Written by Camille Sung for QA Blog Series “What is ‘Queer’ in South Korea? Explorations of art, identity, and ‘queerness'” curated by QA2018 Committee Member Amy Kahng
In May 2017, Jinsil Lee and I organized an exhibition titled Read My Lips at the art space, Hapjungjigu, in Seoul, South Korea. Themed around “drag” as a concept, an important term in queer politics, the exhibition gathered and exhibited queer artworks. Drag often refers to the play and practice by sexual minorities of putting on the costume and exaggerating the gestures of the opposite gender. However, the exhibition explored drag in a broader sense, following Renate Lorenz’s theory which stated that “drag may refer to the productive connections of natural and artificial, animate and inanimate, to clothes, radios, hair, legs, all that which tends more to produce connections to others and other things than to represent them. What becomes visible in this drag is…an ‘undoing.’”  From this perspective, the artworks in the exhibition were read as figurative attempts to transcend and transform in-between male and female, things and human, everyday life and art, and the white cube and subculture. They included paintings by Yongseok Oh and Eunsae Lee, drawings by Bob Kim, sculptures by Mire Lee, an archive by Dong-jin Seo, performance bu Ibanjiha and Sungjae Lee, and internet radio broadcasting by Rita, as well as and extensive exhibition catalogue.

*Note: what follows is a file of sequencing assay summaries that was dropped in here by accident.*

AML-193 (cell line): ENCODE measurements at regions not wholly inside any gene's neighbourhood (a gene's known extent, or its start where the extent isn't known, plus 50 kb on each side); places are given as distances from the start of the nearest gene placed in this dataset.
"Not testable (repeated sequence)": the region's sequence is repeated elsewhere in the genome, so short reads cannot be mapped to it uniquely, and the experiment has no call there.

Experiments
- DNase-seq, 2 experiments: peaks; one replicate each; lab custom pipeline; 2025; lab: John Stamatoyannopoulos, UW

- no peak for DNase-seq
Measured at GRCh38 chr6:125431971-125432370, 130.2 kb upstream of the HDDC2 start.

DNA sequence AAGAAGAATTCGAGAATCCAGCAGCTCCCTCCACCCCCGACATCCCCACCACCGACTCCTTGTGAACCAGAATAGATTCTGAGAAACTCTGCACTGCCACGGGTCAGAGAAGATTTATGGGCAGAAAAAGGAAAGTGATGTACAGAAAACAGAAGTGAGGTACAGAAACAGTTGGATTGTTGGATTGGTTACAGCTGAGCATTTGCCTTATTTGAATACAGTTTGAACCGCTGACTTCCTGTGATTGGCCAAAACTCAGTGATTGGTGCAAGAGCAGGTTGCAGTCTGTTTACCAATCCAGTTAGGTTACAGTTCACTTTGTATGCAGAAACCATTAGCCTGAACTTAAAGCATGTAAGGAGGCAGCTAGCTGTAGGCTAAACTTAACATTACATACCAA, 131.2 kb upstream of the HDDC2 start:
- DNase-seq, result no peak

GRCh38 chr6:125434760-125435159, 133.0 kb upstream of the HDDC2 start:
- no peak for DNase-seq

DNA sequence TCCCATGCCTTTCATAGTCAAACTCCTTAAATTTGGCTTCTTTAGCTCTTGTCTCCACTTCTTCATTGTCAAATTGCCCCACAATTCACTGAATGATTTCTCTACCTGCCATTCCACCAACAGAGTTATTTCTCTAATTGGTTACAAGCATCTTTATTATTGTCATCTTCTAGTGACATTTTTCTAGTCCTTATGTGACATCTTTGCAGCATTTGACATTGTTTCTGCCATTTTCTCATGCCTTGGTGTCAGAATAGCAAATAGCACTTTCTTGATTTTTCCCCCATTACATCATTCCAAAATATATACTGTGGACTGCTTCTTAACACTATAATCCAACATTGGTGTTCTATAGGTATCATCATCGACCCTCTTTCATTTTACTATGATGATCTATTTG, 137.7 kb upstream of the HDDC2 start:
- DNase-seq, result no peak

“For the queer is a lack in the coherent and it makes others look at the very lack by excavating something queer.”